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When Is a Birth Defect Really a Birth Injury?

After nine months of waiting, parents eagerly anticipate bringing their baby home from the hospital. Bonding with their child is how most parents expect to spend those first few days and months. That joyful scenario is not the reality of many parents.

According to the Centers for Disease Control and Prevention, about 120,000 babies are born with a birth defect each year in the United States. Babies dying in their first year are because of a birth defect 20% of the time. Babies who survive often face lifelong challenges.

Birth defects become birth injuries – and a potential case for medical malpractice – when a healthcare provider is negligent or careless during pregnancy, labor, delivery, or newborn care. That negligence causes the birth defect.

Caring for a child with a birth defect is costly, both financially and emotionally. If your child’s birth defect may have been caused by negligence, call Hope Law Firm at (515) 298-5056 to speak to one of our responsive and experienced attorneys.

How a Birth Injury Occurs

Various warning signs are usually present during pregnancy, labor, or delivery that alert medical staff to a potential problem. If these warning signs are not recognized or ignored, a birth injury is a possible outcome. Other times, processes or procedures are improperly applied.

Common ways birth injuries occur include the following:

  • Failing to diagnose or treat infections of the mother during pregnancy
  • Not performing a cesarean section in a timely manner
  • Not properly monitoring the baby’s vital signs
  • Incorrectly using forceps and vacuum extractors
  • Breech and other nontraditional delivery positions
  • Manually forcing and pulling the baby through the birth canal
  • Failing to treat infant conditions

Most Common Birth Injuries

The range of severity in birth injuries is vast. Some injuries are recoverable while others impact every aspect of the child’s life.

These birth defects can result from medical malpractice:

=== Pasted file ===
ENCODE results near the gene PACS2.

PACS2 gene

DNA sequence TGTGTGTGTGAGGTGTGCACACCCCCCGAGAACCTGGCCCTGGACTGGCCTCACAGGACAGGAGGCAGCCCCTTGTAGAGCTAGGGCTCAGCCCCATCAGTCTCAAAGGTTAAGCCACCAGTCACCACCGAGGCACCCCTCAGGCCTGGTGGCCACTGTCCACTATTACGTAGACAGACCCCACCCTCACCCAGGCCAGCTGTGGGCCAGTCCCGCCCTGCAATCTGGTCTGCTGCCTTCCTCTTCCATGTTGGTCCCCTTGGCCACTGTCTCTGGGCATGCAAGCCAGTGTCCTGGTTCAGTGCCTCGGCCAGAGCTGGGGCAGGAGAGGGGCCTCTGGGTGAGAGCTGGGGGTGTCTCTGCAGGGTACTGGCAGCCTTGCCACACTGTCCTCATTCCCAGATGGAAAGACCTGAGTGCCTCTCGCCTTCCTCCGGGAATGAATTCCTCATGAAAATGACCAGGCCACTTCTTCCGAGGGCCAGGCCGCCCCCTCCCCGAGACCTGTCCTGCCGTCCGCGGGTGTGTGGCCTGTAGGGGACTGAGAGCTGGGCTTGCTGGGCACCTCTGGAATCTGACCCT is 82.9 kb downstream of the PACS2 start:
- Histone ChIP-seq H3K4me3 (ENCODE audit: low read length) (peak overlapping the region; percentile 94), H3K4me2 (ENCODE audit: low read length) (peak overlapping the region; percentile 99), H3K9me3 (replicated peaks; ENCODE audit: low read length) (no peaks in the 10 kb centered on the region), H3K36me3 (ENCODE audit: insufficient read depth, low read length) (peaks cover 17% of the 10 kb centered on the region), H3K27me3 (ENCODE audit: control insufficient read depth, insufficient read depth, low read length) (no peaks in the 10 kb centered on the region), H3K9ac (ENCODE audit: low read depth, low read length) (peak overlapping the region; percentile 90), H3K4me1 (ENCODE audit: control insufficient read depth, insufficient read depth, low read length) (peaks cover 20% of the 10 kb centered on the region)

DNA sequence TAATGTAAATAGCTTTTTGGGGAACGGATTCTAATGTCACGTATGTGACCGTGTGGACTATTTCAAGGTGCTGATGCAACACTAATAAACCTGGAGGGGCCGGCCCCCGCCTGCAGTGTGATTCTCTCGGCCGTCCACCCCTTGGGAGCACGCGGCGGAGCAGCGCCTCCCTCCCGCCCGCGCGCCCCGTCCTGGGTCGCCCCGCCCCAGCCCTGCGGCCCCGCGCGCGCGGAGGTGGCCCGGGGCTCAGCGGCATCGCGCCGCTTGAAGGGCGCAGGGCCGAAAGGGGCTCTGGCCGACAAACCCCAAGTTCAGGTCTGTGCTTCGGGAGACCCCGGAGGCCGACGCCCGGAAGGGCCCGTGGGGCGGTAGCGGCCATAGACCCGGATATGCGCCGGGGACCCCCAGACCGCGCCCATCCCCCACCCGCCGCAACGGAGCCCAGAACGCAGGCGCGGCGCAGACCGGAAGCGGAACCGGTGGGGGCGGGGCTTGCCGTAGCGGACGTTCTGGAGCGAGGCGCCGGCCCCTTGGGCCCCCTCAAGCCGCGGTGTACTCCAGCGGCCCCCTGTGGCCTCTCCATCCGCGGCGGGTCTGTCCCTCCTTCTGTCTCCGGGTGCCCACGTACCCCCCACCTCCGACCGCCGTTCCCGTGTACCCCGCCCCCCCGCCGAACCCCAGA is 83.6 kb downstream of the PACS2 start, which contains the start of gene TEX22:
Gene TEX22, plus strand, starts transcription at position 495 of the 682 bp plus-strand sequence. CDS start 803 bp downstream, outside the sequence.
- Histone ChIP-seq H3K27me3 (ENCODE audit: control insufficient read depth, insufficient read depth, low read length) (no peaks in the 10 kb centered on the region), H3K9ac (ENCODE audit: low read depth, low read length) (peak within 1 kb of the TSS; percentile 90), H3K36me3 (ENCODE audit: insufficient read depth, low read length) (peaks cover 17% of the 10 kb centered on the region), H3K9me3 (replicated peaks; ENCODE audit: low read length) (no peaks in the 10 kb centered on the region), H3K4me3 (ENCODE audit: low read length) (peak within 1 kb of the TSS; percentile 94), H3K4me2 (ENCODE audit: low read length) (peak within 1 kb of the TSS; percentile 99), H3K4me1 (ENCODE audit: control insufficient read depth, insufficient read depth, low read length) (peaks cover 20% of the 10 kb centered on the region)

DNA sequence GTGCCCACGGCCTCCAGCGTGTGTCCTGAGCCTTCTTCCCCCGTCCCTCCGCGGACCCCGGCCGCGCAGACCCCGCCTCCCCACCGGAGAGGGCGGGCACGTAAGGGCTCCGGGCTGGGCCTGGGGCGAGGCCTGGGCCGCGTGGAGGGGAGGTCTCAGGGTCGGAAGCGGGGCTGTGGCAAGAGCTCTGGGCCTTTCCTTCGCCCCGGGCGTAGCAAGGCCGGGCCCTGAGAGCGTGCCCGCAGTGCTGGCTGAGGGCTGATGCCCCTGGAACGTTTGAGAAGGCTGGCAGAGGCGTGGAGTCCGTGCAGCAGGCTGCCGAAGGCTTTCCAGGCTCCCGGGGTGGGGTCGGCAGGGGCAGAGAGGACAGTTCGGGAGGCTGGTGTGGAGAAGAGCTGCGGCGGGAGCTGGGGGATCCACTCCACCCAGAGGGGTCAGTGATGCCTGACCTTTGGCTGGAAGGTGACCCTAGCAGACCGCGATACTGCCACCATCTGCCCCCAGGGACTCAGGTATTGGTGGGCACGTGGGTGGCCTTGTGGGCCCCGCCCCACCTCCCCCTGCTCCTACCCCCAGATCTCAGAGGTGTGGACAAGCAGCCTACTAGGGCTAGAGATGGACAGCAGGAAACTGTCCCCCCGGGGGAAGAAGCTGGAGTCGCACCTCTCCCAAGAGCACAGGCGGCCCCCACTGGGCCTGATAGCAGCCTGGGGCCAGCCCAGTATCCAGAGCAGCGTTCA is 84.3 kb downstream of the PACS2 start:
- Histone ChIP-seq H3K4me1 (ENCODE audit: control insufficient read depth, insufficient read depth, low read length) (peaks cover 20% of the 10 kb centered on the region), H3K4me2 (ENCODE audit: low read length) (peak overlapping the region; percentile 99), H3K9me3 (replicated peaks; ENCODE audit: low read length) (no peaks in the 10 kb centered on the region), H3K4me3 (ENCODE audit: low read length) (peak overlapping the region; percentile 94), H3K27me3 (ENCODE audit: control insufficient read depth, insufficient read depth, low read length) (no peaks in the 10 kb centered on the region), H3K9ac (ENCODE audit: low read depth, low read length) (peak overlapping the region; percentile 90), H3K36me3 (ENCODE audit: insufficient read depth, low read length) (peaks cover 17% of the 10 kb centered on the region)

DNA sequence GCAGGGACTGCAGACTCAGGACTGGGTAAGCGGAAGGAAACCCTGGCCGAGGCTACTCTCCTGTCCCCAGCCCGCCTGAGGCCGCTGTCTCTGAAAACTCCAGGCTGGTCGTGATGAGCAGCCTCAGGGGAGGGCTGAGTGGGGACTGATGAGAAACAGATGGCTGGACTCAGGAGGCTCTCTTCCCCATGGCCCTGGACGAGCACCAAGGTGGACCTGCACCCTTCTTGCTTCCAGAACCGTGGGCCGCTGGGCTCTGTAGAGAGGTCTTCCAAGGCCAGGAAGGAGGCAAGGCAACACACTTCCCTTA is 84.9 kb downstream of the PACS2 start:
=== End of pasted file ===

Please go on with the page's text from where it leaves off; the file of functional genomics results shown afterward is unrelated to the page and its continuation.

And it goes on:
• Cerebral Palsy. There are four major types of cerebral palsy that affect how the brain controls muscles and the nervous system. The symptoms vary depending on the specific type, but there is no cure or way to reverse the damage.
  • Neonatal Brachial Plexus Palsy (Erb’s Palsy). This birth defect causes nerve damage to the shoulder, arm, or hand and prevents the baby from properly using the impacted limb. This can happen when the baby’s head, neck, or shoulders are pulled too much during delivery. Strain can also be placed on the baby in breech (feet-first) delivery.
  • Kernicterus. Jaundice left unchecked can develop into kernicterus. The result is brain and nerve damage that is irreversible.
  • Spinal Cord Injury. The spinal cord can be bruised, partially torn, or fully torn during aggressive handling of the baby during delivery. Paralysis, respiratory issues, and difficulty regulating heart rate are only some of the potential outcomes.
  • Hypoxic-Ischemic Encephalopathy. Brain damage caused by not enough flow of blood and oxygen resulting in epilepsy, developmental delays, cognitive impairment, and other issues.
  • Bone Fractures. A broken clavicle (collar bone) is the most common fracture in childbirth, followed by the humerus, femur, and skull. The bones are usually broken during a forceful delivery or when the physician is trying to reposition the baby.

In the most devastating cases, the result is the wrongful death of the child.

Injuries to the Mother

Babies aren’t the only ones harmed in negligent pregnancy or delivery care. When healthcare providers do not take the proper precautions, mothers can also be harmed.

Maternal injuries include the following:

  • Medical Devices Left Inside the Mother
  • Uterine Rupture
  • Improperly Administered Anesthesia
  • Infection
  • Untreated Preeclampsia Causing Seizures
  • Uncontrolled Bleeding

Compensation for Birth Injuries

When a birth defect or maternal injury is caused by a healthcare provider failing to provide adequate care, you may have grounds for a medical malpractice lawsuit.

The basic requirements for a medical malpractice case include:

  • Damages (Medical Bills, Lost Income)
  • Ability to Show How the Doctor/Staff Was Negligent
  • How That Negligence Resulted in Harming the Child
  • The Mother Was Under the Care of the Person in Question

That statute of limitation in Iowa for medical malpractice cases is two years from the time you become aware of the injury. If you think you may have a malpractice case, it is important to act before the time to do so expires. Ongoing care of a child with a birth injury places an immense financial and emotional strain on a family. Receiving compensation will help you provide the best care for your child.

Birth injuries cases are complex and require specific legal knowledge. At the Hope Law Firm, you can be certain you will receive an honest assessment of your case. If we move forward with a lawsuit, we will do so with compassion and tenacity.

If you are considering a birth injury lawsuit, schedule a free consultation with us. Use our online form or call (515) 298-5056. We have two convenient locations in Des Moines and West Des Moines.